I have not been able to find any other information from Russian Mafia in the Congo other than possibly hearsay from three people. However, I really don’t know how else to explain the presence of (to put it mildly) misbehaving middle aged Russian men in the middle of a shady compound in eastern DR Congo – other than perhaps, just perhaps they were security contractors or mining advisors or NGOs. But they were certainly not NGO types, certainly not schoolteachers nor missionaries, and quite honestly, did not have the look and feel of engineers or political types. I’ve worked in a lot of conflict areas before, and you can almost always tell within seconds by a person’s dress and demeanor what they do. All I can say is that I crossed paths with one walking around the area, and the look as he muttered at me, was one of complete disregard for me – in fact he was probably muttering for me to get the hell out of his way as he walked past me through a path in the lawn. The most telling signal was that the hotel staff merely took the tantrum that two of the Russians were making in, and the poor waiter stood there for minutes being berated in Russian. Even more telling, the Colonel to my right sat there with his entourage and merely glanced over, and said nothing, or did nothing. I know, because I kept glancing over my right to see what they would do – I certainly wasn’t going to intervene.
Perhaps foolishly, I had requested that we check out a local place – but I had had enough of this hotel for now, and soon, our driver showed up to take us to dinner, with a new friend, our new guide and security guy, who I immediately refer to as Pinky. He wore a bright pink collared shirt, slacks, and suede shoes – a clear cross between a Los Angeles pimp and a washed out club-hopper. Everything he did and acted was shady, how he’d talk to either Fedex or Moe, but not both, how he was always texting or on his phone, how he generally avoided contact with me other than a cursory hello or the odd nod.
We slipped into this festival-like food court, where there were several stalls set up. I had a very mediocre river fish with some mushy fries – all of it fairly flavorless. It was such a let-down, I passed on any beer and was glad when we left, and got deposited back at the hotel.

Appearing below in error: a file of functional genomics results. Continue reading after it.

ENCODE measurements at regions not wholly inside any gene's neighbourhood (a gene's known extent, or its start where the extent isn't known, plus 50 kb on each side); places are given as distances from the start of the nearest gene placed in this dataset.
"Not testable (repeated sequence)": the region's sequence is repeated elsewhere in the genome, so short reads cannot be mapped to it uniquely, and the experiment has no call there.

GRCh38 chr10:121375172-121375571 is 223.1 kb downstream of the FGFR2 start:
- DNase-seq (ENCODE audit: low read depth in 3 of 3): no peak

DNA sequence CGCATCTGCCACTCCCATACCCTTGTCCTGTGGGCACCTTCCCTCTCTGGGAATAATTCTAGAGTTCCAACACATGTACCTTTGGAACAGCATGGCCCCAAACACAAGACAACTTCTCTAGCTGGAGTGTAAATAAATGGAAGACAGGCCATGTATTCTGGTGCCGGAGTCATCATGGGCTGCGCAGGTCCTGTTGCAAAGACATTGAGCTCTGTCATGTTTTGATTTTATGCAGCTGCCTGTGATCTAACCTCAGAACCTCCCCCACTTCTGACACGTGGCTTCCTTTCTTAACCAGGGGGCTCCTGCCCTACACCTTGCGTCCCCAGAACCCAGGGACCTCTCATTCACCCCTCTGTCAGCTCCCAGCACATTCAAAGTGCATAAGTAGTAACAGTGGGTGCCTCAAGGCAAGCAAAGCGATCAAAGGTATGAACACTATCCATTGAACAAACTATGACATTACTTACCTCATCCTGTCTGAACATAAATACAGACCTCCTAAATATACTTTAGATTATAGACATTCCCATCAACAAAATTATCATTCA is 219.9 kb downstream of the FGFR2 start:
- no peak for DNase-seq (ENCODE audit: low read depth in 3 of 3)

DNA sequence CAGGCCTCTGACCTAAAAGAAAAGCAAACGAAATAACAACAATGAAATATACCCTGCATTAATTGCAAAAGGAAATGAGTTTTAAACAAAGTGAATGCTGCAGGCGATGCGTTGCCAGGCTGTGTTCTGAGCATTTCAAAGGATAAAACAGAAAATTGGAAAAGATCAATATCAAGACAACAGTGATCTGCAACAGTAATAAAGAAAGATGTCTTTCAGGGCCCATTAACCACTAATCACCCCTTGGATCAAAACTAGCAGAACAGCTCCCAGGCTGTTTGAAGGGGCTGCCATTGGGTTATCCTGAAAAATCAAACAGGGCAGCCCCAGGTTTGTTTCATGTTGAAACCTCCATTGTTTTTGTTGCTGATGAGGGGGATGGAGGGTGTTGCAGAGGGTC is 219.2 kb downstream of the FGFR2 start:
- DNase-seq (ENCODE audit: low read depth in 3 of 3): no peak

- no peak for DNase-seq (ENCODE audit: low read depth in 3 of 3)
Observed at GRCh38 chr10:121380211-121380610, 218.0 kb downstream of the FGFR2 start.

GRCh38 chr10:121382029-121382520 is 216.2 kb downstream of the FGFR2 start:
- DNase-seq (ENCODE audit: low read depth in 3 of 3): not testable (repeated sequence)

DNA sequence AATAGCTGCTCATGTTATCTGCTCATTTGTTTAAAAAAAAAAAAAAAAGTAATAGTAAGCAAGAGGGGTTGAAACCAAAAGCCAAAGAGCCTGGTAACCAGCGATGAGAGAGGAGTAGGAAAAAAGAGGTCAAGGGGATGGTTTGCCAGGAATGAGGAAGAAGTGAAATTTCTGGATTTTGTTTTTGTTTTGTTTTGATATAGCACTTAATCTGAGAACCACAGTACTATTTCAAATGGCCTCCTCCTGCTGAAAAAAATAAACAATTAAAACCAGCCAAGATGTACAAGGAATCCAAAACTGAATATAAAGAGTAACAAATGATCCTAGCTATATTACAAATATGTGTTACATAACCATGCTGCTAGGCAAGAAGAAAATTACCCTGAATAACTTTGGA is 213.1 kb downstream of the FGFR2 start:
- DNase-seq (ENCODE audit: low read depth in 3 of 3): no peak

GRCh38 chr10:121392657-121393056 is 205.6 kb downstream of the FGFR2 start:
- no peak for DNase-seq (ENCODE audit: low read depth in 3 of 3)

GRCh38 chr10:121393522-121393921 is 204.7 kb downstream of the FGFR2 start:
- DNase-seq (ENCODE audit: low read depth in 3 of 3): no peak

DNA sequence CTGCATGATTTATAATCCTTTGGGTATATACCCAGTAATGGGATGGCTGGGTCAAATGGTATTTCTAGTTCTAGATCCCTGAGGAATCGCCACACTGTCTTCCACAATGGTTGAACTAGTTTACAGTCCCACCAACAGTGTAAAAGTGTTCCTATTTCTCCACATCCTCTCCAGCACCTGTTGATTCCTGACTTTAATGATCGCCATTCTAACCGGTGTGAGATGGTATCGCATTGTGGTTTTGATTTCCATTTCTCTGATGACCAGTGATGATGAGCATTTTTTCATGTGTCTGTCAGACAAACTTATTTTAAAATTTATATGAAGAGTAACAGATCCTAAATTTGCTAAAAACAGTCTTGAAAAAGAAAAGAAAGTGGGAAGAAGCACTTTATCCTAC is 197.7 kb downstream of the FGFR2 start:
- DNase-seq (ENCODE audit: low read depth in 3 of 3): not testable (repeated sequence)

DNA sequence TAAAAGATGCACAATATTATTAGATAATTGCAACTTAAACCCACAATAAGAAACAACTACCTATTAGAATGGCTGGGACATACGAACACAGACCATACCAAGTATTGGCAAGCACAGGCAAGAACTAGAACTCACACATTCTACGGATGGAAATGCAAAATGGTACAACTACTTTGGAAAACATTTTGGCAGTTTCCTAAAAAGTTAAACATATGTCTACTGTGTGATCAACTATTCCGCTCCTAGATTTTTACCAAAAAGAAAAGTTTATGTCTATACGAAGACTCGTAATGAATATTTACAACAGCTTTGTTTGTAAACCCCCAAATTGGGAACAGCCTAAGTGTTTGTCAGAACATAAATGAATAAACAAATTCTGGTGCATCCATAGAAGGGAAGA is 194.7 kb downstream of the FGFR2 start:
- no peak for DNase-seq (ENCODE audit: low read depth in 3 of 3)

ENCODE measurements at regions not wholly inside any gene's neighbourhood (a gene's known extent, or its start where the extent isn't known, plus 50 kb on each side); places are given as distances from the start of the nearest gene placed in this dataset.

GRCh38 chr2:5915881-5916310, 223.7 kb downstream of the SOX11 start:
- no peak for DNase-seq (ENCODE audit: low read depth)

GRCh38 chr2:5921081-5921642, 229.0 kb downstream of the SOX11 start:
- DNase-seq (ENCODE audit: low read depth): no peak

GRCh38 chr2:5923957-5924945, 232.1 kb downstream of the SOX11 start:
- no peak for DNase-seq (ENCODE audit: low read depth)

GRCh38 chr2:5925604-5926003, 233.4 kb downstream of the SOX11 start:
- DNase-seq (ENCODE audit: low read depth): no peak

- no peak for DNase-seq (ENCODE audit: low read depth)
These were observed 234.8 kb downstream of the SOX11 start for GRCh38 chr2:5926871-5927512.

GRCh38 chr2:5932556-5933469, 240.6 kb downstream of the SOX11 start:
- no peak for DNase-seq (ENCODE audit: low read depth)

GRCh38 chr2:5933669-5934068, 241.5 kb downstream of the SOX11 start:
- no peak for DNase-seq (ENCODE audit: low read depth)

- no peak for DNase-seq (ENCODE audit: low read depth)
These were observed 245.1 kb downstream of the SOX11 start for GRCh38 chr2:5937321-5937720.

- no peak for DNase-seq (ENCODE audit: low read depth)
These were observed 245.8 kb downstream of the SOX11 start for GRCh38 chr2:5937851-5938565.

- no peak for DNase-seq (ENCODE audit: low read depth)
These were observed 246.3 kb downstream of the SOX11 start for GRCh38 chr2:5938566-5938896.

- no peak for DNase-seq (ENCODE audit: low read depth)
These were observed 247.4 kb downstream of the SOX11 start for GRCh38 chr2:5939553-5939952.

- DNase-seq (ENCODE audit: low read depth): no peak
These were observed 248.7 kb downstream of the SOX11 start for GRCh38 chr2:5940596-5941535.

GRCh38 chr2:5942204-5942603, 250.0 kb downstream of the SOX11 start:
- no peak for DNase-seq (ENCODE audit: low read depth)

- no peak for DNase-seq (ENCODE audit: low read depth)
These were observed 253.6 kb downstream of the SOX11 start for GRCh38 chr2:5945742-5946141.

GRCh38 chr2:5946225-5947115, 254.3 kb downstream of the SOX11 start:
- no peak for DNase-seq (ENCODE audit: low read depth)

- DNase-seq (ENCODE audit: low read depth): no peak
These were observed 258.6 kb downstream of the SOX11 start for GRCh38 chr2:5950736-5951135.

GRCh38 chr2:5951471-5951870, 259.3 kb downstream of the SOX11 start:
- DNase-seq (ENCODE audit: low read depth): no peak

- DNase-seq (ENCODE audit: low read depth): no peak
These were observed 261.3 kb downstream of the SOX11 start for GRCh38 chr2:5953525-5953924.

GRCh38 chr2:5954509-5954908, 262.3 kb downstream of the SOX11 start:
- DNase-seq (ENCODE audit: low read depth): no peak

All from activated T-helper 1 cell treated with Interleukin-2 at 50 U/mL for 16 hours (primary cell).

It was 8:30 in the morning and I was watching yesteryear's b-team music videos, with headliners such as "Karma" and "Girlicious". The rain has just about let up but it had been falling in sheets since about 6. I had had a pretty good 7 hours of sleep. I had passed out shortly after returning from dinner, had had a heavy headache, probably dehydration induced, took a couple paracetemol tablets and passed out.
The electricity had been shut off. I felt around for my LED light, which I had surprisingly remembered to bring, and figured I wasn't going to sleep. Around seven the generator kicked in, and I ambled over to take a hot shower, a luxury out here. After dressing, I had returned to the front porch of the hotel to check my email on my phone. I noticed the 2 42nd commando land rovers parked, the one with the 12.7mm had a cute UNHCR tarp draped over the gun.
The truck was smartly outfitted with railings on the side of the truck bed so soldiers could sit on the sides, facing outboard. How cool, but you were trading a ton of security for that. I did notice the previous day that the “commandos” were heavily armed, and by heavily, of the 8 guys on the back of the rover, 6 had machine guns, not AKMs or AK-47s, but straight up MMGs (7.62x54mm PKs) and two were toting RPG-7s, with the famous conical PG-7 anti-tank warheads inserted.
After the rain let down, I went up to breakfast and made myself a quick plate at the buffet and that’s when I started watching the music videos.
Moe soon showed up, and Fedex followed about 10 minutes later. They had good news – the driver and guide could get us to a mine. We were set to go. What they didn’t tell me was that it was in an area basically outside of government control…